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AIDS research in developing countries: do the ends justify the means?

Peter A. Clark

Med Sci Monit 2002; 8(9): ED5-16

ID: 13257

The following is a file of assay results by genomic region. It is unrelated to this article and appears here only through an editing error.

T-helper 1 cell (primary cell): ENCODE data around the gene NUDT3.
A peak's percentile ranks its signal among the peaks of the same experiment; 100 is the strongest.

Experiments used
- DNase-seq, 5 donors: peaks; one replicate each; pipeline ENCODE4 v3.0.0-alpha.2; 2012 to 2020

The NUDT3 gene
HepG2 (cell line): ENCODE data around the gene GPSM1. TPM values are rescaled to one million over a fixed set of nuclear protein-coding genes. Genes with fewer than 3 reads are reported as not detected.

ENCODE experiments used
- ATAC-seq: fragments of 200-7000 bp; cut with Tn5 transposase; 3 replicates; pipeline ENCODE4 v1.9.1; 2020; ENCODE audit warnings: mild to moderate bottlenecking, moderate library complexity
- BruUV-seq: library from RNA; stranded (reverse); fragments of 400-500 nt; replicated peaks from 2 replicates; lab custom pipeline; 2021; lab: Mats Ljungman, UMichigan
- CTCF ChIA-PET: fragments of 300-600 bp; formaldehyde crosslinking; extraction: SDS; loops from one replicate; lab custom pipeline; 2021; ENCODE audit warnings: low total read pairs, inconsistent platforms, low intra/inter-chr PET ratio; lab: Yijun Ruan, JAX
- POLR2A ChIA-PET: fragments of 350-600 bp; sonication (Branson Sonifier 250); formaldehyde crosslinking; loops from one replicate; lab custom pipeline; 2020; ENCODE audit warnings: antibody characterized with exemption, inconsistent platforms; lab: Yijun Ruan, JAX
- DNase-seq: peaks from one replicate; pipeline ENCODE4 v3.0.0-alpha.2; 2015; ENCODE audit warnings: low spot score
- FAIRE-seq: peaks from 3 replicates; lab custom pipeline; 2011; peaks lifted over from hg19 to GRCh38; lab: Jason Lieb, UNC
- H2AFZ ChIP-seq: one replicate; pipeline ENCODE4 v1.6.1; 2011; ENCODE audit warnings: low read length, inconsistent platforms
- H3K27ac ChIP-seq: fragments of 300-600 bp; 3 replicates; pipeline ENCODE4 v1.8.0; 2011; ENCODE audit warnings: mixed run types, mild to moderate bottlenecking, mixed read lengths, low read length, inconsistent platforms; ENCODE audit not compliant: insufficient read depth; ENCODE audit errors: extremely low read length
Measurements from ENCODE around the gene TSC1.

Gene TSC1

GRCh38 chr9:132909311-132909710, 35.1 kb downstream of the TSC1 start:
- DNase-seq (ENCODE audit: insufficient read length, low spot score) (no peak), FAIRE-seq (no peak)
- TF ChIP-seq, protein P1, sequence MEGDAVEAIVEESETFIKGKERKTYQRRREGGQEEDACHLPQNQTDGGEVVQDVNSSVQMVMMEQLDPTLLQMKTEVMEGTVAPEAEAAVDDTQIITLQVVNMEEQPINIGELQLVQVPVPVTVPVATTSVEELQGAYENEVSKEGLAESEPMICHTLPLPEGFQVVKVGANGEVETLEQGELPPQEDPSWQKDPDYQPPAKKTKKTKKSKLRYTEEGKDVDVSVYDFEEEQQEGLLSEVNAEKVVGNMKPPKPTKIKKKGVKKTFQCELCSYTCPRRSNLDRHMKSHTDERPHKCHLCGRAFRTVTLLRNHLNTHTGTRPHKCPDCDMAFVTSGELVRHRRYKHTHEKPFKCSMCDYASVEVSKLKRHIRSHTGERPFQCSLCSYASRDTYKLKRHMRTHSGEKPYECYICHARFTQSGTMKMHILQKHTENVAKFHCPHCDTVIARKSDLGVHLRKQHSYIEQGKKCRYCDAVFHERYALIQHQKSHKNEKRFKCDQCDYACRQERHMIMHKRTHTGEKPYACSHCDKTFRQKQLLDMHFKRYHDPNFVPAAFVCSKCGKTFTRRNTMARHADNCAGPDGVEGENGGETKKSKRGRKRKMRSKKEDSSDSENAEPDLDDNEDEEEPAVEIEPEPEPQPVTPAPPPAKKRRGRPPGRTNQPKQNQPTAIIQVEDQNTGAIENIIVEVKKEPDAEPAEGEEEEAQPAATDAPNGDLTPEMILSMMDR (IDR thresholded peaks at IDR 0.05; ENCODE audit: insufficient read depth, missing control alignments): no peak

Concrete ethical standards for human research are clearly stipulated in both international and national codes of ethics, and are meant to protect human subjects, especially the most vulnerable. A recent clinical study conducted from 1994 to 1997 by Dr. Thomas C, Quinn, M.D. has fueled the debate raging in the scientific community regarding the ethics of clinical AIDS research in developing countries. Quinn's conducted a community-based, randomized, controlled study of 15,127 rural Ugandans to determine whether intermittent antibiotic treatment to reduce the prevalence of other sexually transmitted diseases would also reduce the rate of HIV transmission. Subsequently, the study identified 415 couples in which one partner was HIV positive and one was initially HIV negative and followed them prospectively for up to 30 months. Researchers were not permitted to inform the seronegative partner of the HIV status of the other partner. As a result, 90 of the initially HIV negative partners (21.7%) seroconverted during a follow-up period of 30 months. To allow for research studies in developing countries that are not permitted in the United States appears to make the Third World equivalent to a 'research sweat shop'. Developing nations offer easy access to patients, reduced costs, and less stringent regulations. This appears to create a double standard for medical research that is both ethically and humanly unacceptable, especially when other viable option exist. To allow relativism to seep into the international and national ethical standards will open the door to an idea that condones the possible abuse of those least able to protect themselves. Researchers have an ethical responsibility to uphold the integrity of these ethical standards. Failure to do so today may have a devastating impact on humanity in the future.

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